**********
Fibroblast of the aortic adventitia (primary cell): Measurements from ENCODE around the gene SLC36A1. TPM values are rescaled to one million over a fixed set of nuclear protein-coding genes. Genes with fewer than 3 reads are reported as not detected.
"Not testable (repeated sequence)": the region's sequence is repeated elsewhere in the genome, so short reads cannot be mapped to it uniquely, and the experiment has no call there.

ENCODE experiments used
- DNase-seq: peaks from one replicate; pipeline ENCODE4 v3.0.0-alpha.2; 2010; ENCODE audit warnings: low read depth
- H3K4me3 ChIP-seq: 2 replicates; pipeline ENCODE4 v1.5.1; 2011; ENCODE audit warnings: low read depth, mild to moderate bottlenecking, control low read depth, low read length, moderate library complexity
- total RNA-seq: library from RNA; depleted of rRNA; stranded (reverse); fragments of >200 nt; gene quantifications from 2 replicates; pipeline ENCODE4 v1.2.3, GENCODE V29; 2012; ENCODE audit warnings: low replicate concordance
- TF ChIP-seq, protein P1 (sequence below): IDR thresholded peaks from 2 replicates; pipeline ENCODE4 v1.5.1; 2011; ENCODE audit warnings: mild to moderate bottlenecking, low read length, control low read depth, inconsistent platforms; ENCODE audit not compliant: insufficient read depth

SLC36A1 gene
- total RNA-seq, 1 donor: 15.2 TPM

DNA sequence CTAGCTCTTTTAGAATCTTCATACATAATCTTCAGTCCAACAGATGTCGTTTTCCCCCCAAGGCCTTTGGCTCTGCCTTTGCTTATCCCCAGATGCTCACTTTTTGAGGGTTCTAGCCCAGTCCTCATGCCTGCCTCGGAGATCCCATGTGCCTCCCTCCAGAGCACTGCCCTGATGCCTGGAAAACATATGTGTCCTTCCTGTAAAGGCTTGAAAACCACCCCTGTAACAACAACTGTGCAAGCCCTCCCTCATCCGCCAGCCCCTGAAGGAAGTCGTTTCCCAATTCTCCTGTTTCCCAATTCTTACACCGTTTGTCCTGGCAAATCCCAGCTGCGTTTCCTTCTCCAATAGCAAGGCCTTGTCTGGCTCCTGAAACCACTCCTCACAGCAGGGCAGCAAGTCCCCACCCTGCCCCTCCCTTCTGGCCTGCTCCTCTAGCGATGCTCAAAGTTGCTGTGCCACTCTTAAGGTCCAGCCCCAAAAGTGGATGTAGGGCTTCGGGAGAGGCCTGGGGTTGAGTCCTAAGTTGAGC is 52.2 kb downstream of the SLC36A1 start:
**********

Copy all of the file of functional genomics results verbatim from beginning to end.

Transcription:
Fibroblast of the aortic adventitia (primary cell): Measurements from ENCODE around the gene SLC36A1. TPM values are rescaled to one million over a fixed set of nuclear protein-coding genes. Genes with fewer than 3 reads are reported as not detected.
"Not testable (repeated sequence)": the region's sequence is repeated elsewhere in the genome, so short reads cannot be mapped to it uniquely, and the experiment has no call there.

ENCODE experiments used
- DNase-seq: peaks from one replicate; pipeline ENCODE4 v3.0.0-alpha.2; 2010; ENCODE audit warnings: low read depth
- H3K4me3 ChIP-seq: 2 replicates; pipeline ENCODE4 v1.5.1; 2011; ENCODE audit warnings: low read depth, mild to moderate bottlenecking, control low read depth, low read length, moderate library complexity
- total RNA-seq: library from RNA; depleted of rRNA; stranded (reverse); fragments of >200 nt; gene quantifications from 2 replicates; pipeline ENCODE4 v1.2.3, GENCODE V29; 2012; ENCODE audit warnings: low replicate concordance
- TF ChIP-seq, protein P1 (sequence below): IDR thresholded peaks from 2 replicates; pipeline ENCODE4 v1.5.1; 2011; ENCODE audit warnings: mild to moderate bottlenecking, low read length, control low read depth, inconsistent platforms; ENCODE audit not compliant: insufficient read depth

SLC36A1 gene
- total RNA-seq, 1 donor: 15.2 TPM

DNA sequence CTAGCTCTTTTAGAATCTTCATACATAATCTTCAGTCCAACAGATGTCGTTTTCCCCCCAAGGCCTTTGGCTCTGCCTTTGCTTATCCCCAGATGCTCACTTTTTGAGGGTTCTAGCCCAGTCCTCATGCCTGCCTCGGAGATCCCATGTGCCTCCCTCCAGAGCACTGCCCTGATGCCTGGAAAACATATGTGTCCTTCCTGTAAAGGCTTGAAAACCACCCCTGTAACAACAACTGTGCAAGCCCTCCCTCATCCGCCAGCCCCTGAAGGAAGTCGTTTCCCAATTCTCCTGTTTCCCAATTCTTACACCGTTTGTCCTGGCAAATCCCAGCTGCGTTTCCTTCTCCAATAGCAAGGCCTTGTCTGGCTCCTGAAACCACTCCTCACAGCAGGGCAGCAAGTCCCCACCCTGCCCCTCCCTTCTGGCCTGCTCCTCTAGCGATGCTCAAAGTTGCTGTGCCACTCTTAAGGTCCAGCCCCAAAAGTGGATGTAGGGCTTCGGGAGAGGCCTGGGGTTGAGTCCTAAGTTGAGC is 52.2 kb downstream of the SLC36A1 start: